The Morton court goes on further to state:
The material and substantial reduction in coverage proposed by the pollution-exclusion clause, if disclosed to regulators in New Jersey and elsewhere, undoubtedly would have affected adversely the industry's rates for CGL coverage. Instead, because the industry's failure, in its presentation to regulators, to acknowledge and emphasize the sharp reduction in coverage, insureds in New Jersey and perhaps throughout the country apparently have paid rates for CGL Policies incorporating the pollution-exclusion clause comparable to those paid for the prior "occurrence"-based policies that afforded substantially greater coverage...
This Court is now asked to construe CGL Policies containing the pollution-exclusion clause in a manner consistent with the clause's literal language, ignoring the industry's misleading presentation to State regulators over twenty years ago, and over-looking the apparent unfairness that such an interpretation would impose on policy holders who were charged rates that did not reflect the radical diminution in coverage contemplated by the insurance industry. So to construe the pollution-exclusion would, in this Court's view, violate this State's strong public policy toward regulation of the insurance business in the public interest, and regard the industry for its misrepresentation and nondisclosure to State regulatory authorities.
In a non-regulatory context, this Court has long recognized the doctrine that an insurer who misrepresents the coverage of, or the exclusions from, an insurance contract to the insured's detriment may be stopped from denying coverage on a risk not covered by the policy...the proposition is one of elementary and simple justice. By justifiably relying on the insurer's superior knowledge, the insured has been prevented from procuring the desired coverage elsewhere. To reject this approach because of a new contract is thereby made for the parties would be an unfortunate triumph of form over substance. The fact that the insurer has received no premium for the risk or peril as to which the loss ensured is no obstacle. Any additional premium due can be deducted from the amount of the loss. If the insurer is saddled with coverage it might not have intended or desired, it is of its own making, because of its responsibility for the acts and representations of its employees and agents. [Morton International , 629 A. 2d at page 872-873.]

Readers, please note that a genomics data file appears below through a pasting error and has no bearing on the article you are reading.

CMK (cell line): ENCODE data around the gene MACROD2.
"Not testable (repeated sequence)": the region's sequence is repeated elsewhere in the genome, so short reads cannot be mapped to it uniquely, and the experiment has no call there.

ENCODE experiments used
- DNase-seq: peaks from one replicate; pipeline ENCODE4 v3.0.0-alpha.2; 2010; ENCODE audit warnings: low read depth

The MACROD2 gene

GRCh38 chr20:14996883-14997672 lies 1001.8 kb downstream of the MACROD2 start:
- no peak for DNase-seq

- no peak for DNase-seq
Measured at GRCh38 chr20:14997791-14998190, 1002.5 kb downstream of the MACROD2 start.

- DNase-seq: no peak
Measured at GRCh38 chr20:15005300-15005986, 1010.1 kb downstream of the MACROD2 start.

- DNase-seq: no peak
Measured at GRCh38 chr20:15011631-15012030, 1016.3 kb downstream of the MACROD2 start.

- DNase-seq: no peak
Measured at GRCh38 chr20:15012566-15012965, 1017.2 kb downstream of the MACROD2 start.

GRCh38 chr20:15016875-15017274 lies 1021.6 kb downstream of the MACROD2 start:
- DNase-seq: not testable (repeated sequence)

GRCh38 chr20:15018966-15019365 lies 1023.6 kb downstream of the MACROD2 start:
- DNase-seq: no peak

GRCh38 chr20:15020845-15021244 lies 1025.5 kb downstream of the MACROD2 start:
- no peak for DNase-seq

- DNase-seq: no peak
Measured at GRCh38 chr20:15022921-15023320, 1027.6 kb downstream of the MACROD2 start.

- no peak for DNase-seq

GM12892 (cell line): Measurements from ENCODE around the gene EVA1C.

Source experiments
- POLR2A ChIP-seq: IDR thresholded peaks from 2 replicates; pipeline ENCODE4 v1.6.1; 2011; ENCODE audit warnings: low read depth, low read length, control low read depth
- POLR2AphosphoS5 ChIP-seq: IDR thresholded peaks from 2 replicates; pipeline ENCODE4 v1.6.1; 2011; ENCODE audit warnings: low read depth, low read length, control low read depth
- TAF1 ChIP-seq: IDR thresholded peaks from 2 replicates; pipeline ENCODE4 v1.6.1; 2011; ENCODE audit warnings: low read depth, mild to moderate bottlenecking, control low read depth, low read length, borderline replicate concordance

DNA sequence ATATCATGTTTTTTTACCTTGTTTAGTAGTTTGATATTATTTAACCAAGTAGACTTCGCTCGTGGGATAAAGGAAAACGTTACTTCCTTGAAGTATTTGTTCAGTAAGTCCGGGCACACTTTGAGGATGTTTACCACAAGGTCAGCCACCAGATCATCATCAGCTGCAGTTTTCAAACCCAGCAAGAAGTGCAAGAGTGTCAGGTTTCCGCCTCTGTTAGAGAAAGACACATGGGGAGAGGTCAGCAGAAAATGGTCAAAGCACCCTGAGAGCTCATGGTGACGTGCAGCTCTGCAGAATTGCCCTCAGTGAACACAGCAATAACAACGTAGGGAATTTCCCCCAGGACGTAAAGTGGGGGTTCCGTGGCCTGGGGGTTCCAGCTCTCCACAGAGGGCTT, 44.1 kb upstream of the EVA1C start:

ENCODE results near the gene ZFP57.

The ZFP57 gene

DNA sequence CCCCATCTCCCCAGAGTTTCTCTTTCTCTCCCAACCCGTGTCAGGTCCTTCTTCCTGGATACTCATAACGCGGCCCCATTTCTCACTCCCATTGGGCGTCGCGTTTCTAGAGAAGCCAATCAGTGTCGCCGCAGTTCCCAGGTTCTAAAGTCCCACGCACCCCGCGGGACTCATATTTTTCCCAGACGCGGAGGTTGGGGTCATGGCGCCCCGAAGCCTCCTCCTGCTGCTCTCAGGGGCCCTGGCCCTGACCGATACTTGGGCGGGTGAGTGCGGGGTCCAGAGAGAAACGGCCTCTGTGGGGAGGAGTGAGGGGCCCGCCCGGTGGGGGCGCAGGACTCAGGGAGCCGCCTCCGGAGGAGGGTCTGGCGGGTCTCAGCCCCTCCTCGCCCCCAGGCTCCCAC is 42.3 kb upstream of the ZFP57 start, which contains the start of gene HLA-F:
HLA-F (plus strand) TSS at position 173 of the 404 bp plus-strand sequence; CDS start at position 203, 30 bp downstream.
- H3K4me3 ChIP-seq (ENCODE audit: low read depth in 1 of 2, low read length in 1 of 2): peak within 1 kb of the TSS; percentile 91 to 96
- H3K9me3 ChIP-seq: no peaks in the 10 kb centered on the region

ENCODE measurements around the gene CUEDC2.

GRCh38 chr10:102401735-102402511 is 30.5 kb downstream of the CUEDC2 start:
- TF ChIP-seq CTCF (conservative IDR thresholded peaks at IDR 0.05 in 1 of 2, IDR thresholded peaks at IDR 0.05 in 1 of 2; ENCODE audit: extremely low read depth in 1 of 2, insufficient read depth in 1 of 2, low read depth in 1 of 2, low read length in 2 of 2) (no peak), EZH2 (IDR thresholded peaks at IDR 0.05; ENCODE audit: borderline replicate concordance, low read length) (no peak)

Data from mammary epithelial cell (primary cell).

The Morton Court puts its finger squarely on the legal principle involved:
Although we have not heretofore applied the estoppel doctrine in a regulatory context, its application to these circumstances is appropriate and compelling. A basic role of the Commissioner of Insurance is "to protect the interest of policyholders" and to assure that "insurance companies provide reasonable, equitable and fair treatment to the insuring public". (Cites omitted) In misrepresenting the effect of the pollution-exclusion clause to the Department of Insurance, the IBR misled the State's insurance regulatory authority in review of the clause, and avoided disapproval of the proposed endorsement as well as a reduction in rates. As a matter of equity and fairness the insurance industry should be bound by the representations of the IRB, its designated agent, in presenting the pollution-exclusion clause to State regulators. [Morton International , 629 A. 2d at page 874.]
The Court then goes on to specifically hold that the insurer in that case was estopped from denying coverage in that case based upon the pollution exclusion:
Accordingly, we hold that not-withstanding the literal terms of the standard pollution-exclusion clause, that clause will be construed to provide coverage identical with that provided under the prior occurrence-based policy, except that the clause will be interpreted to preclude coverage in cases where the insured intentionally discharges a known pollutant, irrespective of whether the resulting property damage was intended or expected. [Morton International , 629 A. 2d at page 875.]
Other State Courts View of the Insurance Industry
It is appropriate to quote from the dissenting opinion of Justice Overton of the Supreme Court of Florida in the Dimmit Chevrolet case: